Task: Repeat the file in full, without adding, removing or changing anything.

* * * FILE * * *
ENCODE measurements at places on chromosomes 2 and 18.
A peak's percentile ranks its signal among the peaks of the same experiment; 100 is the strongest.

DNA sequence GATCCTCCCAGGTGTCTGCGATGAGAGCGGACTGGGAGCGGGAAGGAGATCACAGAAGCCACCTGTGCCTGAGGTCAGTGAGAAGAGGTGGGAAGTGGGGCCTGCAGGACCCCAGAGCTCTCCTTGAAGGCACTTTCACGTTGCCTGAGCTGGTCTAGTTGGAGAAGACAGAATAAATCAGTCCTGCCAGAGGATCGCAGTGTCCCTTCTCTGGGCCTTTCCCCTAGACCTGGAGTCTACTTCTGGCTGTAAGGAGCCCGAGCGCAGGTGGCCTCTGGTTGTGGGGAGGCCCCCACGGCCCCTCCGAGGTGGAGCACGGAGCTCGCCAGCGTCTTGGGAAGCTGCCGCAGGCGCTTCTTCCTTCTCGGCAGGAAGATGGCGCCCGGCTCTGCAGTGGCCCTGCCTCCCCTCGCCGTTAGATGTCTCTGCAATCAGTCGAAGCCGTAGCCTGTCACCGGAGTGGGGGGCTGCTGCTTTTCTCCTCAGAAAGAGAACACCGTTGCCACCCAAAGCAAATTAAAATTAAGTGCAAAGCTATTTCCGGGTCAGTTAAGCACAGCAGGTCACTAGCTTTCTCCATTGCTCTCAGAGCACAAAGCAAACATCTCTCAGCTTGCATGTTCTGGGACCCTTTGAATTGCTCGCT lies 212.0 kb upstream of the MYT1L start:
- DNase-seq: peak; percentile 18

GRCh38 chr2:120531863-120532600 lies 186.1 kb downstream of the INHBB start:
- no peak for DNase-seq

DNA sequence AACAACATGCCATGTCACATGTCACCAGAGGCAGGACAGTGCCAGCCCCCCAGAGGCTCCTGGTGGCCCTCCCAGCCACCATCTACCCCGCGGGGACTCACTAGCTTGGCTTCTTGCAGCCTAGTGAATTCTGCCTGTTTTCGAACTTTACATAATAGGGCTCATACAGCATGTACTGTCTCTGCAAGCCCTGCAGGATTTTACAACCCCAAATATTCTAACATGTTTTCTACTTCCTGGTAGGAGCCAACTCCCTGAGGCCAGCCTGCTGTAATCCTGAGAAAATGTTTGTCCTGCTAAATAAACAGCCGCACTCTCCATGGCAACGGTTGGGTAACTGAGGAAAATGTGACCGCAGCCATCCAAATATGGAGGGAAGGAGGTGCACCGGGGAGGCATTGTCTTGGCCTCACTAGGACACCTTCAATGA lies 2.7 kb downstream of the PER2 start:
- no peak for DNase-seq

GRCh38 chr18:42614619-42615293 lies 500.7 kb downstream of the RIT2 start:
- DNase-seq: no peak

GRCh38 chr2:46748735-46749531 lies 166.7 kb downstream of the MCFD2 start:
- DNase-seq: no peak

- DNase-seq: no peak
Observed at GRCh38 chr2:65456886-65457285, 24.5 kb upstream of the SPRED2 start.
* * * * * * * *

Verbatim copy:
ENCODE measurements at places on chromosomes 2 and 18.
A peak's percentile ranks its signal among the peaks of the same experiment; 100 is the strongest.

DNA sequence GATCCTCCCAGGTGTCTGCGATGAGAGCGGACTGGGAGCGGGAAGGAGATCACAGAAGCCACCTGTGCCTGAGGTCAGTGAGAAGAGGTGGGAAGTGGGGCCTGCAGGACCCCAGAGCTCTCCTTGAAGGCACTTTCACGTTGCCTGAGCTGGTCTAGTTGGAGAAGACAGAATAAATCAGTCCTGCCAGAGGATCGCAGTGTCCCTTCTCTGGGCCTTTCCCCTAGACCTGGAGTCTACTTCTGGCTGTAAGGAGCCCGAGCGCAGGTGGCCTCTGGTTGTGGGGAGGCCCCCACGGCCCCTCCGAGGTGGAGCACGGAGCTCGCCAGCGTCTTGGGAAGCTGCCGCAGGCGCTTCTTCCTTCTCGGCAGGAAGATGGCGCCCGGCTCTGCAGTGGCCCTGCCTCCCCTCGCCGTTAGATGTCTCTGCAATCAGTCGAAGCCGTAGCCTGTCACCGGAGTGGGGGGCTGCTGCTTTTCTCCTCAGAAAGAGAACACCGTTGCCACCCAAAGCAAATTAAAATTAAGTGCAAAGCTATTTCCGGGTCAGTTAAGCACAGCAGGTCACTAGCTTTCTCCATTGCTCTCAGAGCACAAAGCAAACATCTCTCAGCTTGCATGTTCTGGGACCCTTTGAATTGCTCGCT lies 212.0 kb upstream of the MYT1L start:
- DNase-seq: peak; percentile 18

GRCh38 chr2:120531863-120532600 lies 186.1 kb downstream of the INHBB start:
- no peak for DNase-seq

DNA sequence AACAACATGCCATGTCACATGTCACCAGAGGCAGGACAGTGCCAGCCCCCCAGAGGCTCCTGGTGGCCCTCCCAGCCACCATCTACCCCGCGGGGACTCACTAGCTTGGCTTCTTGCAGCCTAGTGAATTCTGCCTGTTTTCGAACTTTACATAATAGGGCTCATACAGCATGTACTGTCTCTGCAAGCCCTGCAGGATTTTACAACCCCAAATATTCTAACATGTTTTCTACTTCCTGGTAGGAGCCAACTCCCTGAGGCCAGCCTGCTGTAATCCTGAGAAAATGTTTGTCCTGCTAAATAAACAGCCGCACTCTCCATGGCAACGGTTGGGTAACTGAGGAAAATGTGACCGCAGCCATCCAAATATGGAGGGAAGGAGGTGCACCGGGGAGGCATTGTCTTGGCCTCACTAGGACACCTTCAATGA lies 2.7 kb downstream of the PER2 start:
- no peak for DNase-seq

GRCh38 chr18:42614619-42615293 lies 500.7 kb downstream of the RIT2 start:
- DNase-seq: no peak

GRCh38 chr2:46748735-46749531 lies 166.7 kb downstream of the MCFD2 start:
- DNase-seq: no peak

- DNase-seq: no peak
Observed at GRCh38 chr2:65456886-65457285, 24.5 kb upstream of the SPRED2 start.